Embracing the Suck

The term embracing the suck was popularized some years ago as a military term, the modern equivalent to the WW2 GI terms FUBAR or SNAFU.  The gist of the expression is that there are times when regardless of what you try to do, you’re going to be stuck with something so you might as well make the best of it.  It’s a term that’s come into use in the PracticalDad household and particularly in regard to Youngest, who is now in middle school – Dear God, when did that happen? – and finding it as I did during that time, a purgatory to be endured until able to move on to someplace better.  The issue surrounds interpersonal stuff with kids, especially the use of nicknames. 

It’s an issue that I know all too well, having spent years – from late elementary school through high school – with the moniker “Weird” attached to my last name.  It came quickly enough in elementary school when Bill Cosby premiered his Fat Albert show on Saturday mornings and the kids in my class latched onto it since the character’s first name is literally the same as my last name.  But the name stuck for more than a short period and suddenly, I found it downright painful at times.  I don’t know that I was any more weird than any other boy of that age, at the cusp of puberty and entering a phase that truly can be odd on any number of levels.  Regardless of my own opinion, the name stuck.

In Youngest’s case, his is a nickname that comes not out of behavior or appearance but instead, circumstance.  Youngest is an active kid who is in some ways a throwback with his neighborhood buddies, a group of boys who have routinely gathered at different yards after school to play sandlot football and generally beat the crap out of one another.  But through the unorganized activities and the various sports, he’s incurred a string of significant injuries over a span of time that have, in each instance, wiped out months of any strenuous physical activity.  The most recent injury has had a permanent effect since he’s now forbidden to play organized football in school, a sport for which he’d campaigned for several years and one which his mother and I had finally relented, agreeing to give permission to play.  With all of the facts now coming out about traumatic brain injuries and the recurrence rate among athletes who have already incurred such an injury, the risk is simply too great.  With yet another freak accident this Autumn, his fate and nickname were sealed and even kids at school who don’t know his real name, recognize him by the nickname.

Youngest would come home and in discussing the day, he’d express frustration at the ongoing situation.  Not only was there too much drama among the collective hormonal melting pot, but now there was this damned nickname.  As the conversations continued, he learned that there are really only three options when dealing with the interpersonal crap from others.  The first is to simply try ignoring it in the hopes that it either becomes boring for others or someone else is gifted with an even worse moniker to steal the verbal limelight.  The second is to make an issue of it with others and deal with it head-on, and typically in an aggressive and occasionally violent way.  The third is to simply embrace it, taking it on and trying to make peace with its existence.  The first option of trying to ignore it is, for a kid, largely unrealistic.  Kids have little patience and sense of time and it would probably take much longer to die away than they’re willing to wait.  I discussed my own experience with him and freely acknowledge that my own situation eventually went on for years…so look how well that one turned out for me, son.  The second, aggressive, option is generally unworkable since there’s always – and at any age – some ass who’s more than happy to twist the knife and watch the ensuing fireworks.  The reality is that by going off, you’re surrendering control of the circumstances and wind up dancing to another’s tune.  The last option is to simply try to find a way to make peace with the situation and even work it to your advantage, i.e. embrace the suck.  This option is the one that I adopted in my own youth after some conversation with my own parents.  The opinion that I took was that if I was going to be called weird, then I might as well give people something to talk about and hey, maybe even have some fun in the process.  So yes, I wound up doing some things that I might not have were it not for the nickname but the truth is also that I had a bit more fun that I would have had otherwise.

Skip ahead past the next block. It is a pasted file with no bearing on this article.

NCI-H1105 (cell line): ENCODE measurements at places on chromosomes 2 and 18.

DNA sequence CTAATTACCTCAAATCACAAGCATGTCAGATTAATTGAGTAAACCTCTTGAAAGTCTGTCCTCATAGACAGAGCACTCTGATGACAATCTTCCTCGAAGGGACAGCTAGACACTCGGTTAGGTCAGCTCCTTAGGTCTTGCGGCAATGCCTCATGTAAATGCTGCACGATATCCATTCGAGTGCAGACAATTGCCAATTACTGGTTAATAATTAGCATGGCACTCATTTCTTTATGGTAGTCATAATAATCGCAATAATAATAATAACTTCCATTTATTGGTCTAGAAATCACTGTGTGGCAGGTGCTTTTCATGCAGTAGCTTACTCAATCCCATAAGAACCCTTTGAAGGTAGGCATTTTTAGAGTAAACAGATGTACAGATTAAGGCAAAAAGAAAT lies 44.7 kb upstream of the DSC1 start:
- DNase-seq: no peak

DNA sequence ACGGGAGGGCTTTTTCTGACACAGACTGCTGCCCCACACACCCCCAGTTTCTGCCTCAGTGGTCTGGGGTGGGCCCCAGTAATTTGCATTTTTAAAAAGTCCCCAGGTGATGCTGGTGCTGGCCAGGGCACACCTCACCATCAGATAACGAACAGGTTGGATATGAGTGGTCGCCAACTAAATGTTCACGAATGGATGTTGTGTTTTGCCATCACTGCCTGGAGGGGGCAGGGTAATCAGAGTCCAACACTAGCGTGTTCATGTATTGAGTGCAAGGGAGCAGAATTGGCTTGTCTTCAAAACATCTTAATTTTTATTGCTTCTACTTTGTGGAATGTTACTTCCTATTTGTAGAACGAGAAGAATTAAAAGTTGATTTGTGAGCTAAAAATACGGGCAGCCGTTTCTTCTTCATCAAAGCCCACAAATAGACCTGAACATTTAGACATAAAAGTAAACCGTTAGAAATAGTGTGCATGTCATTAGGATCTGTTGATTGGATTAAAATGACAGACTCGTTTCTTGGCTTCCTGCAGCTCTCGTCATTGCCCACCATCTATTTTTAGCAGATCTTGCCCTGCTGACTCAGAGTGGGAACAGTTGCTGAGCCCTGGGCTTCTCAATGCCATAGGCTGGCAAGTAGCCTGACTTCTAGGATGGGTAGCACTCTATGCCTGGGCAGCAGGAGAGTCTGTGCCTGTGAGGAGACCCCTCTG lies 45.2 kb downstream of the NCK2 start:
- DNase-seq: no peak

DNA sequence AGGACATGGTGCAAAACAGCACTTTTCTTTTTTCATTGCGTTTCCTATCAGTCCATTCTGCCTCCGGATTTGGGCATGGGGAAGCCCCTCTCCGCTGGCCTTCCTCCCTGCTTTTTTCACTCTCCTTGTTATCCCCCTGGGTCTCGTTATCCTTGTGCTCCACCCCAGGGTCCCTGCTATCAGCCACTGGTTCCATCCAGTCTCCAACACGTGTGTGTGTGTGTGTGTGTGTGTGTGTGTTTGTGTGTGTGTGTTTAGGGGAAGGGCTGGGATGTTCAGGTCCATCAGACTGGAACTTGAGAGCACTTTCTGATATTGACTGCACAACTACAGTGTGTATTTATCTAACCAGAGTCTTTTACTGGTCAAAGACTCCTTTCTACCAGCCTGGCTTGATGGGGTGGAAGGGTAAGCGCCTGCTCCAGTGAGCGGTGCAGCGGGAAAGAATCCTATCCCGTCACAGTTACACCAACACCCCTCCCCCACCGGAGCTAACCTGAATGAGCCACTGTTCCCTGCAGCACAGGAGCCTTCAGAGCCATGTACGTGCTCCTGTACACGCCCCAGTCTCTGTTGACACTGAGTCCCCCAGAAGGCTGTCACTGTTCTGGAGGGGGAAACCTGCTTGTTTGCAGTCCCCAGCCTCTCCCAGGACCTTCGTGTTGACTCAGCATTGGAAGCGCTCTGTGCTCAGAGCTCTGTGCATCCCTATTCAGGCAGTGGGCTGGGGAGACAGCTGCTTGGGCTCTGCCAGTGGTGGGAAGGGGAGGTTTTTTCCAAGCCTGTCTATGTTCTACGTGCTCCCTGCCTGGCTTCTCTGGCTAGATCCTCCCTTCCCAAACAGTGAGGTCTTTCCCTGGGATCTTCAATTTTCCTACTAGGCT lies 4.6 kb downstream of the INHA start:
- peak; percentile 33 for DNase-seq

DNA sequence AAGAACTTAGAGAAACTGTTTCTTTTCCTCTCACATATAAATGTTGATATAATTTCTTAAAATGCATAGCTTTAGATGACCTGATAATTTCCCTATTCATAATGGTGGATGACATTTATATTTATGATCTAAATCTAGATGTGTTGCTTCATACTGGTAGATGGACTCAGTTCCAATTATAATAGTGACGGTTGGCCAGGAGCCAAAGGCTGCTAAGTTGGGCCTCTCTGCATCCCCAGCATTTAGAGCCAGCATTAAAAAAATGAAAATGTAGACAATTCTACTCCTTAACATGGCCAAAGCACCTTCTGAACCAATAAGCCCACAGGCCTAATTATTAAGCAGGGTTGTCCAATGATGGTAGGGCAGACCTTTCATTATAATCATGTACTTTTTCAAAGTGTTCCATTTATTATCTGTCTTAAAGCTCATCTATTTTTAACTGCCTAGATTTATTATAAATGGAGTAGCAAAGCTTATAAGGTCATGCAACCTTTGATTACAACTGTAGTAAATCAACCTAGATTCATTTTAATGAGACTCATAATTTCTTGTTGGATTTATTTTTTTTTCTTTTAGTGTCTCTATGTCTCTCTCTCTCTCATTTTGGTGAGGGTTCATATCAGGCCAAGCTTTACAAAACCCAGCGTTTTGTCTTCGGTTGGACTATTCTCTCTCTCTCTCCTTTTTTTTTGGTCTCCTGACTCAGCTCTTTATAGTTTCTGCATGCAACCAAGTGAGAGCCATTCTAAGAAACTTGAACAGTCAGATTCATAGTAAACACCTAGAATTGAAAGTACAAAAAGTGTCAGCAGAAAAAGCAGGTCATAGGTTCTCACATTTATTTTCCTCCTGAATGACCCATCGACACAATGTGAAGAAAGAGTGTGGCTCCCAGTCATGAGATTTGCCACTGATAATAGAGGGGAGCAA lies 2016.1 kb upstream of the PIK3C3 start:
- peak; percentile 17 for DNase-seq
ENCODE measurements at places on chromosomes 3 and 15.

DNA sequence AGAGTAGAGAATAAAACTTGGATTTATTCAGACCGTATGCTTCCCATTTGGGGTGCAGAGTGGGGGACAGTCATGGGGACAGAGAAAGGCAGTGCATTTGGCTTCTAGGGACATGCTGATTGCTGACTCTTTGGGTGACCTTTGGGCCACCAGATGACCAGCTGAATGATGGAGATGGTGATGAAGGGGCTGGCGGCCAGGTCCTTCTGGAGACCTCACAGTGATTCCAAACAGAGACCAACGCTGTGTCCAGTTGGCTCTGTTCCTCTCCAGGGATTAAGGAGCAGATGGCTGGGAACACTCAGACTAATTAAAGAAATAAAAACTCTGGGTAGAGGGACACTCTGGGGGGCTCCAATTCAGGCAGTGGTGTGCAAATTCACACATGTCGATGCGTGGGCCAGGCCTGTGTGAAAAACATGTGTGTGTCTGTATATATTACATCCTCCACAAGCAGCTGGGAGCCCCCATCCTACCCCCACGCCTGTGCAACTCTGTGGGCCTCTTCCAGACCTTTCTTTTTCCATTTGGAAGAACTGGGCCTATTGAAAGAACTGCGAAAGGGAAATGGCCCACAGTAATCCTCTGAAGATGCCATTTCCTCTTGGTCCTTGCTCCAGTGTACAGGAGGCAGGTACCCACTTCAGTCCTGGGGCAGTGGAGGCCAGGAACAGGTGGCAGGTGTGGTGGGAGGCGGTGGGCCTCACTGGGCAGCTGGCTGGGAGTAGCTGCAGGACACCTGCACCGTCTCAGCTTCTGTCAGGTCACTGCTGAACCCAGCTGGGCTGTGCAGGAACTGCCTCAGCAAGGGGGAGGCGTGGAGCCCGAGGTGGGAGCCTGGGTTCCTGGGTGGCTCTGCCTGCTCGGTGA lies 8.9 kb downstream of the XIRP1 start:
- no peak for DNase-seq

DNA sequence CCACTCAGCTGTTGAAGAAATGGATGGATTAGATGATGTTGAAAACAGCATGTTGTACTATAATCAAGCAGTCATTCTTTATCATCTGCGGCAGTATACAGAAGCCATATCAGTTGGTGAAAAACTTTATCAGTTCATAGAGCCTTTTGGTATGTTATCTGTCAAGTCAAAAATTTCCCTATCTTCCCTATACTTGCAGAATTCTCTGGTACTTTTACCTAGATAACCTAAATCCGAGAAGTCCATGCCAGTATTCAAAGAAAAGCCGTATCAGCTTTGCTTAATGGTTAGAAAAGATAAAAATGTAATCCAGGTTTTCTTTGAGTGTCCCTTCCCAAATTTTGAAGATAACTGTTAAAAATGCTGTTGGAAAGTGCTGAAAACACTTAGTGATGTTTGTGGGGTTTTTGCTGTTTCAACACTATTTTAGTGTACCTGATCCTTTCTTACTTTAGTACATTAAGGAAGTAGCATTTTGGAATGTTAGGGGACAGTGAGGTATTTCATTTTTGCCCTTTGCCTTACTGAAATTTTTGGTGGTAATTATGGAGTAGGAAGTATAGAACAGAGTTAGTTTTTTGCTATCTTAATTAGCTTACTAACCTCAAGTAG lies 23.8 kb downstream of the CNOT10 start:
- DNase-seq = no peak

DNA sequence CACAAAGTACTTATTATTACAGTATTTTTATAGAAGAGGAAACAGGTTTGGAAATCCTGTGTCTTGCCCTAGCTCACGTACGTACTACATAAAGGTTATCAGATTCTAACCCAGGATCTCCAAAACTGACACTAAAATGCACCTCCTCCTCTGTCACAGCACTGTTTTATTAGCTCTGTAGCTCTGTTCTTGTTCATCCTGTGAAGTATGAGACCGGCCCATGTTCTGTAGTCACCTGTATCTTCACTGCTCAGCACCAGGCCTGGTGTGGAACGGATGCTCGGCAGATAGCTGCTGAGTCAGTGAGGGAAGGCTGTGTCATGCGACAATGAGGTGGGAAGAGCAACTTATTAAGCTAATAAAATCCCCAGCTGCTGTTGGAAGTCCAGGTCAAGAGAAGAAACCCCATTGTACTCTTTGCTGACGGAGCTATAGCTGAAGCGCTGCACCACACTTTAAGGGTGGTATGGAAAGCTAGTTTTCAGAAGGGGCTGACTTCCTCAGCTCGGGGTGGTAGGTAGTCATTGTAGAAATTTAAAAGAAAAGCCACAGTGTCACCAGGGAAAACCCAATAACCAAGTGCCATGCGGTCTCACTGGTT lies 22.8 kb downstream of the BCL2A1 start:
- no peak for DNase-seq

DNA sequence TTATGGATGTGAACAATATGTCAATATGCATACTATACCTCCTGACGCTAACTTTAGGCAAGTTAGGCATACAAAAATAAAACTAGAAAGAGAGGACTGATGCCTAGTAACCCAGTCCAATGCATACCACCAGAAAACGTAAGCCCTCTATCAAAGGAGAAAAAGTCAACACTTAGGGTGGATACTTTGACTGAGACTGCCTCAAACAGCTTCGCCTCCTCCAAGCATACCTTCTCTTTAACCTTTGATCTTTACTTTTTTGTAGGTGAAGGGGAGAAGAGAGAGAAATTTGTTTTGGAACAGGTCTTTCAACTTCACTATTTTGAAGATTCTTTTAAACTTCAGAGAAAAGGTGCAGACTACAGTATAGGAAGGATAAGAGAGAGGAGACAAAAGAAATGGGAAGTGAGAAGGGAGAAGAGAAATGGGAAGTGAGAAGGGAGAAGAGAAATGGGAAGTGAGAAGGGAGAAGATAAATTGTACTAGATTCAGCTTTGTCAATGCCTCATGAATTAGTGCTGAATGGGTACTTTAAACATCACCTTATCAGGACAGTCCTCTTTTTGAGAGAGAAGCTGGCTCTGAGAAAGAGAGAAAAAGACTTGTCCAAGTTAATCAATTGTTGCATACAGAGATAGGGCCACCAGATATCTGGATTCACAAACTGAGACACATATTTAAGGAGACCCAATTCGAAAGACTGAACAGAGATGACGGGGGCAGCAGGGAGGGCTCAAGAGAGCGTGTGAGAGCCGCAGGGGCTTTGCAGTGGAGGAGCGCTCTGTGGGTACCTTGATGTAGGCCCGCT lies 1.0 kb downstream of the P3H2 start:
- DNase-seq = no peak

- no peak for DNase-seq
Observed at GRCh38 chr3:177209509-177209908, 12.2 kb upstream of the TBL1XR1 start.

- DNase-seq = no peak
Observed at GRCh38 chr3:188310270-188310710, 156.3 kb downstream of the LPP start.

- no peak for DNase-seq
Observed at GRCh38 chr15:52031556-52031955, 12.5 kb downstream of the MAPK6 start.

Youngest realizes that of all the possible nicknames in the world, his isn’t even remotely the worst possible one; this is especially after learning from his grandfather that one of that man’s childhood friends was nicknamed booger, a moniker still attached even after six decades.  Youngest has also decided to embrace the situation and one of his Christmas gifts was something that he can wear to school that pokes fun at his own situation.  It’s something that he asked for specifically after seeing it advertised and it now awaits the proper moment for an appearance in school.  I have to admire his willingness to go ahead with it and understand it completely since purposefully trotting it out in front of others takes their power away by showing that you can’t be affected by their own remarks, comments often made with the intent to belittle and cut.  I have no idea when he’ll pull out the item and it’s possible that it will wait until the weather is not so bitterly cold.  But it will come out and Youngest will embrace the suck, a lesson in character that will last him, like others, a lifetime.

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